Thursday, June 18, 2015

The Dunning-Kruger Effect

If you're like me, and thought that David Dunning and Justin Kruger were the shortstop/second base combo for the Minnesota Twins, don't feel too awful.  They are brainiacs from Cornell University who did all the research behind what people called the Dunning-Kruger Effect.

In short, what their finding is, is that people who are really stupid don't even know how stupid they are because they are too stupid to understand how stupid they are, and conversely, people who are really intelligent underestimate how really intelligent they are, which is why they don't understand how other people aren't as smart as they are.

Examples of this can be seen any time you think of some gozzlehead picking up what he (and it's ALWAYS a 'he') thought was a dud firecracker, only to have it go off in his hand, or the guy who gets a severe injury at work from fooling around with the paper cutter and then, returning after a period of recuperating, demonstrates for his boss just what had gone wrong 5 weeks ago on his first morning back, resulting in another trip to the hand clinic.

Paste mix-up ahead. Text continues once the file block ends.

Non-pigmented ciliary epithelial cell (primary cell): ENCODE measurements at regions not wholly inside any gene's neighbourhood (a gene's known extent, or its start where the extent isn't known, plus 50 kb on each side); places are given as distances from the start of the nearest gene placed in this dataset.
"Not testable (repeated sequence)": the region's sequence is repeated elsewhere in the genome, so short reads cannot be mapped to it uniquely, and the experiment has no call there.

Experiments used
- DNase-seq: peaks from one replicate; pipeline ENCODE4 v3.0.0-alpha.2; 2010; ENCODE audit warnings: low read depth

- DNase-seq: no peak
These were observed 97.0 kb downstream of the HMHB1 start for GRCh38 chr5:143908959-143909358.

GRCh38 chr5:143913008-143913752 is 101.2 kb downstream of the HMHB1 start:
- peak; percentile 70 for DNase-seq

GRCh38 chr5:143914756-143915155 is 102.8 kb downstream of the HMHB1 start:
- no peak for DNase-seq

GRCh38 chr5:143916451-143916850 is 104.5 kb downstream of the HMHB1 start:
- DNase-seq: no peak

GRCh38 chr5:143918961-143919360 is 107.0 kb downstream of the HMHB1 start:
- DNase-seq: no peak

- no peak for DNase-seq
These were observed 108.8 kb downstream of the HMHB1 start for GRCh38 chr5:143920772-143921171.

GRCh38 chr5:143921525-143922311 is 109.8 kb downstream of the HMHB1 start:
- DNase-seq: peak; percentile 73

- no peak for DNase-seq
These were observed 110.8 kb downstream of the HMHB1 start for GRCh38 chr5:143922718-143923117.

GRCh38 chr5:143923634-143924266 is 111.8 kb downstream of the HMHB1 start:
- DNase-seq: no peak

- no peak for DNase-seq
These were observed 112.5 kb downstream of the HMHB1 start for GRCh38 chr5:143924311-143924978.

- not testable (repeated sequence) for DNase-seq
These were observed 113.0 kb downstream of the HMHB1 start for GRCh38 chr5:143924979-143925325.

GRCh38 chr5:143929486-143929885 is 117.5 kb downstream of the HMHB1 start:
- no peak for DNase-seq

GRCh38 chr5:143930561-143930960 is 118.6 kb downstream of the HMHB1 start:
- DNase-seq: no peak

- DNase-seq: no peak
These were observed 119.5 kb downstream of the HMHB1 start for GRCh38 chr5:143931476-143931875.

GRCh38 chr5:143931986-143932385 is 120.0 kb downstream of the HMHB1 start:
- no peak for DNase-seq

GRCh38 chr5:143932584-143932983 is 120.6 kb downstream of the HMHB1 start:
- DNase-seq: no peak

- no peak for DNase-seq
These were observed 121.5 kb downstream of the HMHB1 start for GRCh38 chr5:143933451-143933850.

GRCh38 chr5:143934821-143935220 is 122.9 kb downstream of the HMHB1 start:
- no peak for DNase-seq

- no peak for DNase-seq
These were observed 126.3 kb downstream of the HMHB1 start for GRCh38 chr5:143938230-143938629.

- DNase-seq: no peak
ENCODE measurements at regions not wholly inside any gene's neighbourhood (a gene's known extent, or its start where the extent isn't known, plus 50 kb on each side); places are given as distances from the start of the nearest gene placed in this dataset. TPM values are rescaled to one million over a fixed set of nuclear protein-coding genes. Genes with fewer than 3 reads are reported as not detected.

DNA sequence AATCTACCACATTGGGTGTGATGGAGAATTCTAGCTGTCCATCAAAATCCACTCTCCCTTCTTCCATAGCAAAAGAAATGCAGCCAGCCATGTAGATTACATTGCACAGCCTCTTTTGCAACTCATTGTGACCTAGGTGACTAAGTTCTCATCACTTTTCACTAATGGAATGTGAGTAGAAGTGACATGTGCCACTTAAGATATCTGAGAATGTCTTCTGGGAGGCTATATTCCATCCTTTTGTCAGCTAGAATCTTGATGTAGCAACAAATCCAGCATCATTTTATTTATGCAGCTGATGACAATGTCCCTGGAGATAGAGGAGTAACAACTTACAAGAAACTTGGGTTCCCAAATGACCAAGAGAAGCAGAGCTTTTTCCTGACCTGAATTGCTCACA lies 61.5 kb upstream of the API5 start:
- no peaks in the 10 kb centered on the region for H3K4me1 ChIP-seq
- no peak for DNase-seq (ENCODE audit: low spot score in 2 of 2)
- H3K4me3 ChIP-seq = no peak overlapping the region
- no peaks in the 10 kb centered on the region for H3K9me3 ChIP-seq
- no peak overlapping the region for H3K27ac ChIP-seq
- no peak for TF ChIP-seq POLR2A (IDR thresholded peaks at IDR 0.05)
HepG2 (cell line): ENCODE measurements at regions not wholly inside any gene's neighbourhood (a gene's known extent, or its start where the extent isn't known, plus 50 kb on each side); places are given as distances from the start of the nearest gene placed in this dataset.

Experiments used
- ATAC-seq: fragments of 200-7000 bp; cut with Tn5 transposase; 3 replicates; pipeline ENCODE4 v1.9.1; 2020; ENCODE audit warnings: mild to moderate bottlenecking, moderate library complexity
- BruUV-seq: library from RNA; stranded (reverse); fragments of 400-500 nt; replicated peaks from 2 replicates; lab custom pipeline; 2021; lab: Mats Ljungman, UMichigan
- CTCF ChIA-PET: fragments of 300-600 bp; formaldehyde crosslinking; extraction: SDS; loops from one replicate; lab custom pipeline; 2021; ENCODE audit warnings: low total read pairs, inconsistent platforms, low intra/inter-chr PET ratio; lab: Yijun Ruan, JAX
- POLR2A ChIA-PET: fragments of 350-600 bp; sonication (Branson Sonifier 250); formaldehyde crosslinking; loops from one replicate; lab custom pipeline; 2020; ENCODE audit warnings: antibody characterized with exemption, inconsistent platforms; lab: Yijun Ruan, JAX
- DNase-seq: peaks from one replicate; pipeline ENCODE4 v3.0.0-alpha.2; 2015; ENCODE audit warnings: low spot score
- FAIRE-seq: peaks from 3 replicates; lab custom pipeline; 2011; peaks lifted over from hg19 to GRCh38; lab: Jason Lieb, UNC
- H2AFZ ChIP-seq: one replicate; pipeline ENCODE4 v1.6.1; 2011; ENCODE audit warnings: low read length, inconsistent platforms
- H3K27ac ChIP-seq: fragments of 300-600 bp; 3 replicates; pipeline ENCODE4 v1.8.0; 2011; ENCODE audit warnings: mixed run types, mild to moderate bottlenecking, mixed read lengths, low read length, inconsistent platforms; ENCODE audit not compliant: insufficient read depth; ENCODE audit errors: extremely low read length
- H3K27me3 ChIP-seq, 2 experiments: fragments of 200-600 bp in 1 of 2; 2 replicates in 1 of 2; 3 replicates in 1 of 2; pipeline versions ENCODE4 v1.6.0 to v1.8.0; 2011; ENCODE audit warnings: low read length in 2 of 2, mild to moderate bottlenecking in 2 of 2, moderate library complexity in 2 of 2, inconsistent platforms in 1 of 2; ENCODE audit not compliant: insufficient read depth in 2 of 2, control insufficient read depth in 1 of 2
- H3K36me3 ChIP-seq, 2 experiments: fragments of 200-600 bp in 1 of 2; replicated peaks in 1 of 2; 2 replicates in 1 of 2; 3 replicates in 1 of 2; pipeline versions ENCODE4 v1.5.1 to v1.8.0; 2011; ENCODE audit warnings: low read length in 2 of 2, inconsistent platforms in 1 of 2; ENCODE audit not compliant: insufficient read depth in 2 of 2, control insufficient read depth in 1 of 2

(Then there was the guy who got injured by fooling around with the paper cutter when the paper cutter's husband showed up.)

Cletus from The Simpsons.  He was once beaten in tic-tac-toe by a chicken.
Great baseball players seldom turn out to be great baseball managers, because they expect that every raw-boned rookie out of Ashtabula, Albuquerque and Ahoskie carries with him the same hustle and determination that make the great so great.

You can see a video of John Cleese explaining all this.

I heard a wise man opine that there are four kinds of people: Those who know, and know they know; those two know, but don't know they know; those who don't know, and know they don't know; and those who don't know, and don't know they don't know.

That last group is supposed to be the worst to be around.  I don't know.

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